2. Read up on house training and KNOW that there will be mistakes. Train YOURSELF not to get angry about urine or feces on your floor or your furniture. Read a lot and be aware that you are teaching a new and unnatural skill to a being who doesn't understand your language or your ideas of cleanliness. CONSISTENCY is key.

3. Have a plan for what would happen if you broke your ankle or fell ill or needed to leave town. Is there someone who would be willing to care for your pet for a time?

4. If your primary attraction to having a pet is how "cute" it looks, please imagine how you'll feel when it makes noise at night, makes a mess, or destroys something you love. If cute is the most important thing, get a toy that you can ignore/turn off. If looks are what you're after, and not a bond with another living thing, be aware that there will be a rough adjustment period.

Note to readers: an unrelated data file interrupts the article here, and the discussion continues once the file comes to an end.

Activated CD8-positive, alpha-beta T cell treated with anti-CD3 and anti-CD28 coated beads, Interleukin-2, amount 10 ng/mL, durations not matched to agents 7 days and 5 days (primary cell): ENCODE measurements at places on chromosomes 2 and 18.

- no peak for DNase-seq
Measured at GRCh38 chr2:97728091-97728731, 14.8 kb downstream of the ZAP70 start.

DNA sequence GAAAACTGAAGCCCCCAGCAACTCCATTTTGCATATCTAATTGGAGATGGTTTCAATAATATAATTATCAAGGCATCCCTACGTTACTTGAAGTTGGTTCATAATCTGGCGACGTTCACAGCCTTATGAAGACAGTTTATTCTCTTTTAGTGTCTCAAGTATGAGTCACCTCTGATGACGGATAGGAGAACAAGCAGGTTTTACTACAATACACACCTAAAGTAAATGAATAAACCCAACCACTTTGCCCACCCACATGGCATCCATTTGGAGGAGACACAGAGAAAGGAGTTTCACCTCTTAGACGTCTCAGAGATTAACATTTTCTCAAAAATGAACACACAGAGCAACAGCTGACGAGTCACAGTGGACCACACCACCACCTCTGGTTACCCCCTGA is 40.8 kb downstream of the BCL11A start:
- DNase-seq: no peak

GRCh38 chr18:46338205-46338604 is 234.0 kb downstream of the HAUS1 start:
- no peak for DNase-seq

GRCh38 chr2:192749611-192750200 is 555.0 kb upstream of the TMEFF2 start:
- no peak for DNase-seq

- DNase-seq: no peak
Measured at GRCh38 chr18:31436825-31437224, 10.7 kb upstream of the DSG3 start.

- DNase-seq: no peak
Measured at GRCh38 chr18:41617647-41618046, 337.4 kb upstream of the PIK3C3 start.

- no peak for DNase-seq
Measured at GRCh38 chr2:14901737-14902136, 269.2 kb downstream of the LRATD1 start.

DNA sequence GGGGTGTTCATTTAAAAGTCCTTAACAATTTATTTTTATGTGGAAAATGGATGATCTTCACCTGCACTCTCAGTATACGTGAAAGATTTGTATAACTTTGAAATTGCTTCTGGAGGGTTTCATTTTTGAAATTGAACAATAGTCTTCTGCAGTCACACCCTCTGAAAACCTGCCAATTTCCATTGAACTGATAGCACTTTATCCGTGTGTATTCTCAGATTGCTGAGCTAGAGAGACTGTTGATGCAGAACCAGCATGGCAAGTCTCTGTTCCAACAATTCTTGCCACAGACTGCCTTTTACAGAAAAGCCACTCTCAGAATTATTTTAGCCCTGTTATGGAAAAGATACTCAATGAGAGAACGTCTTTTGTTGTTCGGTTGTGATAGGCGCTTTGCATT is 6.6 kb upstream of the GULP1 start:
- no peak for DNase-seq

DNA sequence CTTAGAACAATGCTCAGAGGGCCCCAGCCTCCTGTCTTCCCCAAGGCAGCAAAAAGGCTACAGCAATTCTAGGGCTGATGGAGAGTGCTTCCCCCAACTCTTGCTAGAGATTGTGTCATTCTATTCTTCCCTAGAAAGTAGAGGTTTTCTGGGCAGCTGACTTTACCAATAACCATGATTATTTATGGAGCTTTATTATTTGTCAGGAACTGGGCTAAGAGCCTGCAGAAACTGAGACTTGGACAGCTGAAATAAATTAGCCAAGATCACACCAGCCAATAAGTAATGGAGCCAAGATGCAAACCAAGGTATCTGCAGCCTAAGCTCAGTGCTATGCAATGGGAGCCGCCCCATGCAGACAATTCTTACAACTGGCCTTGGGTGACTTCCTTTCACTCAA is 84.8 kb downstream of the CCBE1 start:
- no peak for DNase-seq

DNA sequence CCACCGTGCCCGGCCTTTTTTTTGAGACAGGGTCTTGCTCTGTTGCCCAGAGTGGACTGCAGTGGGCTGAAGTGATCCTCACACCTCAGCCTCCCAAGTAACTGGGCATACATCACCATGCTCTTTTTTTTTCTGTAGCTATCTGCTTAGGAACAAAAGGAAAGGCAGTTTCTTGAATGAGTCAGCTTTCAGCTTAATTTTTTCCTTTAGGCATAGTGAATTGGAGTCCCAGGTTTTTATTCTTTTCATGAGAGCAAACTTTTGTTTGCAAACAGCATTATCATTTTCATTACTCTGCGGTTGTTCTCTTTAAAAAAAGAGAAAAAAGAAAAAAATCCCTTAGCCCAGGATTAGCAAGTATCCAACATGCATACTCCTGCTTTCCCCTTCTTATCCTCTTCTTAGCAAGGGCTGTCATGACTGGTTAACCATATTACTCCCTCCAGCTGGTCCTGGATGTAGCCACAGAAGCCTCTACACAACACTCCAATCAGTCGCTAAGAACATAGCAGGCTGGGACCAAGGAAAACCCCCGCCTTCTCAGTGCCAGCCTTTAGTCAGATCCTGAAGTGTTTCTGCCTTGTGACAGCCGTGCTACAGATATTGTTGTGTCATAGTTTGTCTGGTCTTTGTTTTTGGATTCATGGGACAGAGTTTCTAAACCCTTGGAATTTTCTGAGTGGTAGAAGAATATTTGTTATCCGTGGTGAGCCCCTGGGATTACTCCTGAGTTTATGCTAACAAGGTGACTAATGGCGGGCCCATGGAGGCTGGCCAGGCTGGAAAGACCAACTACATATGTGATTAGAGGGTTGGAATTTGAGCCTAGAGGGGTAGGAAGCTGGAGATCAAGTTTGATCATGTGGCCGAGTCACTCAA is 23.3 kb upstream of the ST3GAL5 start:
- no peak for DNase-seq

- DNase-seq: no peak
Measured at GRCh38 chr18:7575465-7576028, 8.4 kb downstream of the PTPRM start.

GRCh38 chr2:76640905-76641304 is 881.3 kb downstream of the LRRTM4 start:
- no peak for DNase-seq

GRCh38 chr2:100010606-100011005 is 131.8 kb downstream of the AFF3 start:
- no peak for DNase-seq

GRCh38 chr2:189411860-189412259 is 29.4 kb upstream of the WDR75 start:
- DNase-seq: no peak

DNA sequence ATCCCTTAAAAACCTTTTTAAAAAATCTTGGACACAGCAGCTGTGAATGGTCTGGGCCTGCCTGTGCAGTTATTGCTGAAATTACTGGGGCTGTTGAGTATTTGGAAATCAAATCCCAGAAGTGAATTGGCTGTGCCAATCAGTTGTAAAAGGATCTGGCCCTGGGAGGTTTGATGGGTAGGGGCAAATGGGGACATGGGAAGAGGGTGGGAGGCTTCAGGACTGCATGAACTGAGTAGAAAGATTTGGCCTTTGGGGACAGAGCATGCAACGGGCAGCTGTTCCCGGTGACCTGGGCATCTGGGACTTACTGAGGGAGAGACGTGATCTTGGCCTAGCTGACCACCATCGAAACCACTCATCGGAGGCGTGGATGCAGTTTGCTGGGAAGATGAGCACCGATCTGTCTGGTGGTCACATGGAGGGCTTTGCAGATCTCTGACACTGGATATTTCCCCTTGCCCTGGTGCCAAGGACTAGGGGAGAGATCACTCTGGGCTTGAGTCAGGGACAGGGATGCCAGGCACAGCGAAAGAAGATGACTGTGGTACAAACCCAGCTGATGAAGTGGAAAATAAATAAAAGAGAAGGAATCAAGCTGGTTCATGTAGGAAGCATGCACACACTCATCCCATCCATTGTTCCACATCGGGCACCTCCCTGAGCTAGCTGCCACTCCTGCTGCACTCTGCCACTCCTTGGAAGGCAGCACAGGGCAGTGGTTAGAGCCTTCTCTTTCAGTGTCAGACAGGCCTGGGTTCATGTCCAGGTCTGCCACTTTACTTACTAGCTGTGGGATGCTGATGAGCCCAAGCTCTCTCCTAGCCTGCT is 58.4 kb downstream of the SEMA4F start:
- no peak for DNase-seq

And thank you OP for posting here and looking for a workable solution. Many would (and have) simply abandoned their pets. I despise those people.
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Re: Huskies discussion

Postby Icon » 04 Mar 2015, 13:09

To be honest, several neighbors have huskies and they do walk them every night. Problem is that at that time when the big doggies come out -after 9- most dogs they meet are not friendly. They are calm but see to pull a lot. We also one of those huge furry creatures whose hair cover their eyes -the one that is often in ads here- and he spends most of his time in doggie day care/doggie beauty parlor. Once he got away and "attacked" -in a friendly manner- Toto and me but he's such a huge thing he had ME in panic.